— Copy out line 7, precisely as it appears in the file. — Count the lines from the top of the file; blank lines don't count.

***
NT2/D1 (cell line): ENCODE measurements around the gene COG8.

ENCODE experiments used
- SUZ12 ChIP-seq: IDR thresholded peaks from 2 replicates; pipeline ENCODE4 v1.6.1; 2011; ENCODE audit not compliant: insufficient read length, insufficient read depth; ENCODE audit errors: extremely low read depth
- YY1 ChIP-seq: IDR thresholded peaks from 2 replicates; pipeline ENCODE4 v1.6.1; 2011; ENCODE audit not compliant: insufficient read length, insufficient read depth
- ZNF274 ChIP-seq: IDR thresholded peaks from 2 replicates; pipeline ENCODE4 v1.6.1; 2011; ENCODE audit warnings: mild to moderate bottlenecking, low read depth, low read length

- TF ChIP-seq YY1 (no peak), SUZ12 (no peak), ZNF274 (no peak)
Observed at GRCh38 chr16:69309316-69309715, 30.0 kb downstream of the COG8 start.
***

Observed at GRCh38 chr16:69309316-69309715, 30.0 kb downstream of the COG8 start.